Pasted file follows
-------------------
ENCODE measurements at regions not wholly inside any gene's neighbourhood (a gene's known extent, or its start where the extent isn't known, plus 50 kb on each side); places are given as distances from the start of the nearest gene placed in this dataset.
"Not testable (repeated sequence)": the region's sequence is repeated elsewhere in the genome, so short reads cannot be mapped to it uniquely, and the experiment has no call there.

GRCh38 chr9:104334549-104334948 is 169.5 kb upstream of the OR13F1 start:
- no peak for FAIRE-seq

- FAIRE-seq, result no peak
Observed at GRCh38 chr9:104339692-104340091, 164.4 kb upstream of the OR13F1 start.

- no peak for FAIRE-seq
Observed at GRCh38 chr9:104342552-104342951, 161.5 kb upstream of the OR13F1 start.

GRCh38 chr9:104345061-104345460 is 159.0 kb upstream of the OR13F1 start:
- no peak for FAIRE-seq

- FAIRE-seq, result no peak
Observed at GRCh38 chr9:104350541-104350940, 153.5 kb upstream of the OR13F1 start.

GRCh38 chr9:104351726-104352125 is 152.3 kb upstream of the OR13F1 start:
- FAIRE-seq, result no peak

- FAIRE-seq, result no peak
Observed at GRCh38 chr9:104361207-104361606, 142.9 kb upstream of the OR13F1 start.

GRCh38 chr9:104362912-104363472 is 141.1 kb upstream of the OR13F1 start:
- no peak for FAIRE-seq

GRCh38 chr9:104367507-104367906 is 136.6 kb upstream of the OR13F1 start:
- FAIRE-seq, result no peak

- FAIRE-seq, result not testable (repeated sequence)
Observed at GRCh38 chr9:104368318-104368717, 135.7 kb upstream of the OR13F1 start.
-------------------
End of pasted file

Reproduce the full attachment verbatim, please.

ENCODE measurements at regions not wholly inside any gene's neighbourhood (a gene's known extent, or its start where the extent isn't known, plus 50 kb on each side); places are given as distances from the start of the nearest gene placed in this dataset.
"Not testable (repeated sequence)": the region's sequence is repeated elsewhere in the genome, so short reads cannot be mapped to it uniquely, and the experiment has no call there.

GRCh38 chr9:104334549-104334948 is 169.5 kb upstream of the OR13F1 start:
- no peak for FAIRE-seq

- FAIRE-seq, result no peak
Observed at GRCh38 chr9:104339692-104340091, 164.4 kb upstream of the OR13F1 start.

- no peak for FAIRE-seq
Observed at GRCh38 chr9:104342552-104342951, 161.5 kb upstream of the OR13F1 start.

GRCh38 chr9:104345061-104345460 is 159.0 kb upstream of the OR13F1 start:
- no peak for FAIRE-seq

- FAIRE-seq, result no peak
Observed at GRCh38 chr9:104350541-104350940, 153.5 kb upstream of the OR13F1 start.

GRCh38 chr9:104351726-104352125 is 152.3 kb upstream of the OR13F1 start:
- FAIRE-seq, result no peak

- FAIRE-seq, result no peak
Observed at GRCh38 chr9:104361207-104361606, 142.9 kb upstream of the OR13F1 start.

GRCh38 chr9:104362912-104363472 is 141.1 kb upstream of the OR13F1 start:
- no peak for FAIRE-seq

GRCh38 chr9:104367507-104367906 is 136.6 kb upstream of the OR13F1 start:
- FAIRE-seq, result no peak

- FAIRE-seq, result not testable (repeated sequence)
Observed at GRCh38 chr9:104368318-104368717, 135.7 kb upstream of the OR13F1 start.